• Katie

      I was just thinking about this topic the other day. I always have to bite my tongue when someone says “my gay best friend…” like they’re an accessory.

      • ElleJai

        I used to say “my gay best friend” occasionally, because the man was so camp it was ridiculous and I found it worked out better for everyone if there was an acknowledgement up front that yes, that 6 ft 8 guy was very obviously into other dudes. It also helped people not punch him in the face.

        Mind you, I didn’t refer to him exclusively as “gay” any more than I exclusively refer to my cousins that way. They’re my friend/cousin first, and being gay is just one part of them, just like “obsessed with his PS3″, “exceedingly social” or “kinda intimidating but he’s like a puppy when you get to know him” is.

      • Samantha_Escobar

        “I found it worked out better for everyone if there was an acknowledgement up front that yes, that 6 ft 8 guy was very obviously into other dudes.”
        I am genuinely confused as to how acknowledging somebody who tall’s sexuality is somehow better for everyone else, or even why it would need to benefit anybody else. Or why people would punch him if they don’t know he’s gay. I’m not trying to criticize you; I’m just really, really confused by that.

      • ElleJai

        He was physically very intimidating (and reinforced that perception with annoying little power plays) but when he was in a happy, sociable mood, he was camp. Most people had no idea and would make homophobic comments around us (if he’s that big he CAN’T be gay, right?) and after a while we got sick of either a) performing the public service of re-educating homophobic bigots and b) fending off the assertions we were getting married. Apparently we acted like an old married couple and that was enough to declare our wedding a foregone conclusion.

        Or he’d start getting aggressive with the luckless homophobe and I dislike watching two grown men practically beat their own chests in a pathetic, public cry for attention.

        It just turned out quicker and easier to acknowledge the elephant in the room. Yes, he’s gay, NOW MOVE THE F*#$ ON.

        Which is when you got into more fun territory, such as comparing favourite bands/tv shows/pubs and generally behaving like normal, grown people are expected to.

        (I should also add with my female best friend I had to introduce her as “A is coming over, she’s taken, DO NOT HIT ON HER OR I WILL KILL YOU; DO YOU UNDERSTAND” because otherwise she’d be extremely uncomfortable whenever around some of my other friends who just failed to pick up on the subtle. Sometimes explicit just works. I’m not saying it’s right for everyone, but if the “gay best friend” in question doesn’t have any issues with the title (and then titles you in return) then I’m not sure who it’s harming. I have met ladies who use their “gay bestie” as a fashion accessory but you can spot the difference a mile off between someone who’s tired of being hauled off to the side for interrogating and someone who’s only there because they’re playing Little Miss Popular.)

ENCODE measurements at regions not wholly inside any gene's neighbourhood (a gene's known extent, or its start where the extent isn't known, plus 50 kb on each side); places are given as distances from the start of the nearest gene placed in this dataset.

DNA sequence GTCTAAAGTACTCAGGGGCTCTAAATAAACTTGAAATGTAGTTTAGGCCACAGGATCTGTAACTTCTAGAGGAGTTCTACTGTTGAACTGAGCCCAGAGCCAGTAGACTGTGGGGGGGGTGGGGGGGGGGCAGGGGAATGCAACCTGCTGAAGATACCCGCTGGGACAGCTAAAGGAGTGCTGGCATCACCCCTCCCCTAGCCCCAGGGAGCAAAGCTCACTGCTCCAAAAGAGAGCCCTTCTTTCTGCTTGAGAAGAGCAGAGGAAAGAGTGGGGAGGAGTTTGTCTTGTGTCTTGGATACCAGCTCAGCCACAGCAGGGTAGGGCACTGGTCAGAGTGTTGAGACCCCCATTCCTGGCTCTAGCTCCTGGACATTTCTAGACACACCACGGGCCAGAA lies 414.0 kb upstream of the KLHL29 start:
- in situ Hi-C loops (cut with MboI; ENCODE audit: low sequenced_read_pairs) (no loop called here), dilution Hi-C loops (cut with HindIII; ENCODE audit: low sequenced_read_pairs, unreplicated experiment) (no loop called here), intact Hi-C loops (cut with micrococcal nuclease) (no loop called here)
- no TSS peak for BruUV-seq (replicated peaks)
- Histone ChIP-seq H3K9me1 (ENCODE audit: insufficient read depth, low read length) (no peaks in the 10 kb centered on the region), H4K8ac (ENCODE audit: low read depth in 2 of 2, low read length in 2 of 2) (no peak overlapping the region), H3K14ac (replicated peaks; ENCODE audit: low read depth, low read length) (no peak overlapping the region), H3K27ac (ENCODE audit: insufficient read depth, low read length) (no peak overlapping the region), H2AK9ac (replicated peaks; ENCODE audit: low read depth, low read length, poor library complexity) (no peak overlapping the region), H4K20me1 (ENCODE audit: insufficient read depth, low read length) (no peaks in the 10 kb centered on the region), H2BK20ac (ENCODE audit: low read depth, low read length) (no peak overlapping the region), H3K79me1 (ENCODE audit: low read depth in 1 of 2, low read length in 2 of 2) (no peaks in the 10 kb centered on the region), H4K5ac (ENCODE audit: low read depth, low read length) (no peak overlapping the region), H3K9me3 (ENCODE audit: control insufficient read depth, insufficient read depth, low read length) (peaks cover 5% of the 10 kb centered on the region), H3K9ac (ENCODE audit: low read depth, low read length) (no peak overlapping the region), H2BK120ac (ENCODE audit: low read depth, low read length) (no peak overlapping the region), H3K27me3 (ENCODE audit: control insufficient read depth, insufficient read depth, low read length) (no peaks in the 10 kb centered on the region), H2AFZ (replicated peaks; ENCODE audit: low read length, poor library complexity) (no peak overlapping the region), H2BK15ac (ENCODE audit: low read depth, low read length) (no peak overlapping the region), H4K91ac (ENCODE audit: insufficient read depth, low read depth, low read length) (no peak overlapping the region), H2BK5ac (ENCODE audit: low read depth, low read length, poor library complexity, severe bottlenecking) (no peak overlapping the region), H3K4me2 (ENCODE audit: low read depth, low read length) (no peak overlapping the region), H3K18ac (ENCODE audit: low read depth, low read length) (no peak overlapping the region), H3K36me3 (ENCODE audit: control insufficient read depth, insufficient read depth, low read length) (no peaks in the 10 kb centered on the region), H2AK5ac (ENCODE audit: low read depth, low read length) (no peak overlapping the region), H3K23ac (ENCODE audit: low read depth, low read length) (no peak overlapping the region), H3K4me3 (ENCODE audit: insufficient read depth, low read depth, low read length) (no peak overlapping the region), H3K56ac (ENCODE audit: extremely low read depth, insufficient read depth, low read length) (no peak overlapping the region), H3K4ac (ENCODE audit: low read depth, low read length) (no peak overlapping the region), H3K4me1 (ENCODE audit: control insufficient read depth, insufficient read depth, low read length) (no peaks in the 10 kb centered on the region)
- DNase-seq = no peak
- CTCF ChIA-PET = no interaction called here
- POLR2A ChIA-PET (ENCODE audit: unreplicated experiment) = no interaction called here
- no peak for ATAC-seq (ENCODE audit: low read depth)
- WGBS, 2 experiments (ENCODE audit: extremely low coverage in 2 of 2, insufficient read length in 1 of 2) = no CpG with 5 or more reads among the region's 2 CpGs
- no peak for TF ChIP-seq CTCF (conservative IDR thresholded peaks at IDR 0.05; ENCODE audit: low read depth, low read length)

• Amber

      Yeah, this kid of irks me too. I actually know a gay guy who introduces himself as “the gay” and his girlfriends introduce him as “my gay”. As in “Oh Amber, this is my gay! And, this is Amber!”

      Really bothered me. The guy looked really surprised when I asked him his name and then called him by it the rest of the night. I found it really sad that his only identity seemed to be his sexuality to so many people. It’s like referring to someone as “the black” or “the Japanese”. All kinds of screwed up.

      • Amber

        *kind of irks me* oops, lol

    • Psych Student

      I’ll admit, I’m a woman who married a woman (the first woman I ever dated, always dated men before then) and I want our future children to be gay. Not because I think they’ll fit gay sterotypes (neither my wife nor I are butch, we’re both pretty feminine), but because being gay worked *really* well for me. While what we both really want for our children is to be with people who make them happy, but, I think there is something to be said for being with someone with matching genitalia. I am well aware that genitalia doesn’t make the person and certainly don’t dictate what the personality will be. For me, being with someone who was sensitive, emotional, and willing to cry with me in a way I’d never found in a boyfriend was amazing and I think it might work well for my future children as well. I love being in a same sex relationship and would like my children to be willing to consider it as well. But my wife and I will love our children because of who they are and will love whoever they fall in love with as long as that person (or persons) is good to them.

      • Amber

        LOL, being with someone with matching genitalia works for you because it’s what works for YOU. A straight person would not see or experience the benefits that you find in that situation.
        I’m also sorry you’ve never met a sensitive or emotional man. That’s really sad. I’ve met lots of men and women who are decent human beings.

    • Rachel Sea

      She sounds like she’s confusing “the gays” with puppies.

    • KathleenCat

      Maybe she’s just heard this kind of joke often enough that she thinks it’s OK. I don’t know. I don’t see her as malicious. Self-centered, yes, but that’s different.